When whales die, their enormous floating bodies provide food for sharks and other surface scavengers. Once the rotting flesh and bones sink to ocean floor depths of 2000–4000 metres where they settle, they are known as whale-fall. Communities of animals congregate on and around whale-fall, and slowly eat and break them down over a period of years.
Scientist Dr Greg Rouse, now an Honorary Research Associate at the South Australian Museum, was part of a team of scientists to discover a new genus of whale-fall invertebrates known as Osedax. The two species Osedax rubiplumus and Osedax frankpressi are found at depths of approximately 3000 metres, and appear as delicate red plumes emanating from the surface of whale-fall bones. In addition to the red external component, each worm has a root-like structure that invades the bone marrow. A very unique, mutually beneficial relationship known as symbiosis allows Osedax to derive nutrition from the marrow. Each individual hosts bacteria known as Oceanospirillales, which break down marrow fats and other bone materials into smaller compounds which nourish the worms.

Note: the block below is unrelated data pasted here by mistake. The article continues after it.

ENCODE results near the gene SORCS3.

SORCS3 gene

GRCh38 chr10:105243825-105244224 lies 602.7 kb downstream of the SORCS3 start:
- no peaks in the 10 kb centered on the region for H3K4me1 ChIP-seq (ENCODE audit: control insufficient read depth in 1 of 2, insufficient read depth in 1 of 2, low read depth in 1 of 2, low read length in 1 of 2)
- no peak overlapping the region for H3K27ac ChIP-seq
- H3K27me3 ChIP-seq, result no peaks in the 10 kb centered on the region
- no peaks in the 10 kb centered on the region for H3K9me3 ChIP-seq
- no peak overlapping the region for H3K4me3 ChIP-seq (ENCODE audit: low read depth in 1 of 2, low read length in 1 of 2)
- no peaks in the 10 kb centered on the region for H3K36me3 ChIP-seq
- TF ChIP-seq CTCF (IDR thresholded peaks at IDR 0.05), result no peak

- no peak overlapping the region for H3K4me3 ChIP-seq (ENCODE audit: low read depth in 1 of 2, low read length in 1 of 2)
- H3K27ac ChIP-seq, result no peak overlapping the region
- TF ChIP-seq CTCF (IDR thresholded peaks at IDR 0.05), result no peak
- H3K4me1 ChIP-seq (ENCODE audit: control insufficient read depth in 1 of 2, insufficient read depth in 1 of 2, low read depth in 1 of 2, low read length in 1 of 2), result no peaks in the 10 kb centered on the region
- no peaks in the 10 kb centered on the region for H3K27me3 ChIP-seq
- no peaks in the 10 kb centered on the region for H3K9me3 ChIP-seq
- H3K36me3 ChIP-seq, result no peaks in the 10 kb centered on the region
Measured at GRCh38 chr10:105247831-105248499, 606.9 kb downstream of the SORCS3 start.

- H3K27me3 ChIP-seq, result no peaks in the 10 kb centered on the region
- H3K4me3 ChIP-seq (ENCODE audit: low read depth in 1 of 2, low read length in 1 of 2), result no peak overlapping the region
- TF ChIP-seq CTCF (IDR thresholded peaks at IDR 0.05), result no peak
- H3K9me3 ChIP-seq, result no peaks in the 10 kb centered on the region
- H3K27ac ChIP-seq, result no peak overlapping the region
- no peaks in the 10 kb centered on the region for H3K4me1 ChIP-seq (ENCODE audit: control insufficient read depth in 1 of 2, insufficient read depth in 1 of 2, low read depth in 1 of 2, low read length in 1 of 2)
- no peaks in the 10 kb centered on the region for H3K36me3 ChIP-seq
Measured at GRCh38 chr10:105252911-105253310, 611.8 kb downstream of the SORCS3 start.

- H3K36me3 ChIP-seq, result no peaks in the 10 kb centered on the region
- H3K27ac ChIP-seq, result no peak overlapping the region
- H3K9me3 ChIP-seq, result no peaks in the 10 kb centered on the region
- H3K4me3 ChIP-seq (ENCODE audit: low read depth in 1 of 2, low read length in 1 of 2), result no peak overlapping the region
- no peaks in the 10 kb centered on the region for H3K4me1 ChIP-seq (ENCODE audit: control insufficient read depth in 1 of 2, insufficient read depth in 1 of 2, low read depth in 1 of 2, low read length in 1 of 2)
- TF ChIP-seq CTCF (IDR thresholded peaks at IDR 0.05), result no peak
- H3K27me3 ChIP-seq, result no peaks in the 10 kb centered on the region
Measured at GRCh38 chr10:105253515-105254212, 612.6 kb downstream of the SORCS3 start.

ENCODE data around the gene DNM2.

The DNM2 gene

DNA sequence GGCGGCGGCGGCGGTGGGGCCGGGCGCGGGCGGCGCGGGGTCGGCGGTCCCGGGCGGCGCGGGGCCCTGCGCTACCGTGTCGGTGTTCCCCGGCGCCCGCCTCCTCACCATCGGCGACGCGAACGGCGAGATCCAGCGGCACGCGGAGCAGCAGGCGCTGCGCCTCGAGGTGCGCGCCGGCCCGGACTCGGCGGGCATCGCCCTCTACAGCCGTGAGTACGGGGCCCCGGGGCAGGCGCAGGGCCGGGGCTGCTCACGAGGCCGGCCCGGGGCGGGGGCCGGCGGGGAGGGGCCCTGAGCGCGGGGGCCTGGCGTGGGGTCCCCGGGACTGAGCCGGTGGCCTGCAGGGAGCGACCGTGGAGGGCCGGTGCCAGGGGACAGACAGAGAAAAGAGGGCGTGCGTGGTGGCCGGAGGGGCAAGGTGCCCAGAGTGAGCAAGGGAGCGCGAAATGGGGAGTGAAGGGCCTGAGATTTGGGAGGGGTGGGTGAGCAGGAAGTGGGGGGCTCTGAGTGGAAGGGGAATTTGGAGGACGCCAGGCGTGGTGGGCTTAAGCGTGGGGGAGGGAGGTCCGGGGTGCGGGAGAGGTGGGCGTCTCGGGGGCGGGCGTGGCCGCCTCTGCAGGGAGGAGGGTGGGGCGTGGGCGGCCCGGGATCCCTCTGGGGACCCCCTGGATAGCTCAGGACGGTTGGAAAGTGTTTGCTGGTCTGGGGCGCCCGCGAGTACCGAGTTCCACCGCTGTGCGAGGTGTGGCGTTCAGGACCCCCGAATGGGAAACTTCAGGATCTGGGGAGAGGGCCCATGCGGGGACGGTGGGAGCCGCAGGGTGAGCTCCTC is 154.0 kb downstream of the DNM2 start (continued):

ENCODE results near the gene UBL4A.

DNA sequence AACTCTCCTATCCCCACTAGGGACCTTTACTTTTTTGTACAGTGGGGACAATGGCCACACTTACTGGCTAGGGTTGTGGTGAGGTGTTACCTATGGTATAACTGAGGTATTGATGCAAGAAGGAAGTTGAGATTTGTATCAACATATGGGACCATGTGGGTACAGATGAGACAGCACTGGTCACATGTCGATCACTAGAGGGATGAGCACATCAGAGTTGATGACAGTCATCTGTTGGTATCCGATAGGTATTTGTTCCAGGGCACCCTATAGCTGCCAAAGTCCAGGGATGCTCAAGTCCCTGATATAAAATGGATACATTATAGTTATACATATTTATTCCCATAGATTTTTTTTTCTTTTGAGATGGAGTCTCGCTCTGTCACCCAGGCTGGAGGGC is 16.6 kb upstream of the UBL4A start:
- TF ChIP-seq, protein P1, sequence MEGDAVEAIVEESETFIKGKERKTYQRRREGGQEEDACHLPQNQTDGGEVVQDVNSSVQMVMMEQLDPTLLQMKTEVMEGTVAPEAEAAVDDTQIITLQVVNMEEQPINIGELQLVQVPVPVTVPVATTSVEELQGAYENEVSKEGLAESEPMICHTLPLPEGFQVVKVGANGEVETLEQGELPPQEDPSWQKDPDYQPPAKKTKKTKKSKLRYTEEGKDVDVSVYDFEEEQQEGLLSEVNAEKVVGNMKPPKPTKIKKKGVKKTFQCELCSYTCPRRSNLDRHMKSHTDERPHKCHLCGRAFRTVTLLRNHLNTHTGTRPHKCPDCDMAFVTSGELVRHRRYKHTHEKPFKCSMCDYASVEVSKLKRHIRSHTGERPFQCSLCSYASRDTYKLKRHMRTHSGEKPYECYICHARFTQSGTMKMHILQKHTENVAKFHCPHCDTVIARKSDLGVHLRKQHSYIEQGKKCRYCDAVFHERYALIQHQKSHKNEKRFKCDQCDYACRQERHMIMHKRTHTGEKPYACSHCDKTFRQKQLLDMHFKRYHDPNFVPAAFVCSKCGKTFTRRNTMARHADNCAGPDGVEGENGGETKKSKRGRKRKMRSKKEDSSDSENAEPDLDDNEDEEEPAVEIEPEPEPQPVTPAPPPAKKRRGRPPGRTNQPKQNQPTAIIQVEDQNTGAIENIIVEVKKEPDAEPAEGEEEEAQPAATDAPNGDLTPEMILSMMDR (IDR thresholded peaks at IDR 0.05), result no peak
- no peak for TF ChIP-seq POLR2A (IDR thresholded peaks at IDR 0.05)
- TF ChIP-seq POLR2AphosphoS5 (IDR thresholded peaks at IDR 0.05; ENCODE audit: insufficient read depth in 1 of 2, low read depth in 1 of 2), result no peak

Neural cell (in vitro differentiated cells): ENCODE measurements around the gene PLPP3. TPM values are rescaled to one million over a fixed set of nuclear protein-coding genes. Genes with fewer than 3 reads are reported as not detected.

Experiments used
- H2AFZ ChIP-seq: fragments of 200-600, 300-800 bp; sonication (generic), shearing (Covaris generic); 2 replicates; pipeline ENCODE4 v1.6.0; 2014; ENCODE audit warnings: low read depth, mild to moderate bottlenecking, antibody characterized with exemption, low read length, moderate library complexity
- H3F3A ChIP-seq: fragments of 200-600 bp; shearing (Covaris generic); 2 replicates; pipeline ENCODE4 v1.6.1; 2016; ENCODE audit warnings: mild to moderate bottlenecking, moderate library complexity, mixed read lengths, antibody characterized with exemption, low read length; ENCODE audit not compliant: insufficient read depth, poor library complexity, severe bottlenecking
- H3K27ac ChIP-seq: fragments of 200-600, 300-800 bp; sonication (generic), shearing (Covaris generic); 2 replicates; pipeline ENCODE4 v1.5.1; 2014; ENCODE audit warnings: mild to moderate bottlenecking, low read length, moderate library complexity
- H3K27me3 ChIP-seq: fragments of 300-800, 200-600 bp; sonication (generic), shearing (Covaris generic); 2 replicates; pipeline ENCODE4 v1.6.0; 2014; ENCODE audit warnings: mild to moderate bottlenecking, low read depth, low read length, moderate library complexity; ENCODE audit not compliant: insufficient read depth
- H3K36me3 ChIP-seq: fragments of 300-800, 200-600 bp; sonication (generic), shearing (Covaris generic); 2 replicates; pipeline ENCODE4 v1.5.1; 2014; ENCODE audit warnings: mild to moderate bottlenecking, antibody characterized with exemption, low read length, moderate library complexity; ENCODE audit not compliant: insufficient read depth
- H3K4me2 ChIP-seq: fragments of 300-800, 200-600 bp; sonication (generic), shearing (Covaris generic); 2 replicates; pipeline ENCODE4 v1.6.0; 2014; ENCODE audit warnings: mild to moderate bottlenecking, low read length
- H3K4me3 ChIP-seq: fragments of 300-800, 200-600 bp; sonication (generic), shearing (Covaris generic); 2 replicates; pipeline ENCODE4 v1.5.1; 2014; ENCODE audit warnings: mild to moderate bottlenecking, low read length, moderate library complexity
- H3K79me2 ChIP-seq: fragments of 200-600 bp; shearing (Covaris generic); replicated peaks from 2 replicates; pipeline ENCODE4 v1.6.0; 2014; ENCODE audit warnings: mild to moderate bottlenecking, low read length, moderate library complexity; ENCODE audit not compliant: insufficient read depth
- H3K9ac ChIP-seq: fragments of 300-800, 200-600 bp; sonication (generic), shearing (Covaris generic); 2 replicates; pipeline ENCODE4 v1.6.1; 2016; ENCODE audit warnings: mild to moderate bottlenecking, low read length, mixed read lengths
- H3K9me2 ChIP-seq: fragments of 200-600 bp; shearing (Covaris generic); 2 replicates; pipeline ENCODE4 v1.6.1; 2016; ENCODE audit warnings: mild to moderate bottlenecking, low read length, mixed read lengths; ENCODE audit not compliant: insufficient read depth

Visible Osedax worms on whale-fall are all female and are usually a few centimetres in length. The males are comparatively very tiny, and exist only as ‘sperm machines’ housed within the egg sac of female worms.
Osedax worms are related to other species of deep-sea worms that occupy oxygen– and nutrient–poor sites thousands of metres from the sea surface.
This research was published in the journal Science*.
*G. W. Rouse, S. K. Goffredi, and R. C. Vrijenhoek (2004). Osedax: Bone-eating marine worms with dwarf males. Science (30 July 2004) 305 no. 5684: 668–671.
The project was funded by the David and Lucile Packard Foundation and the South Australian Museum.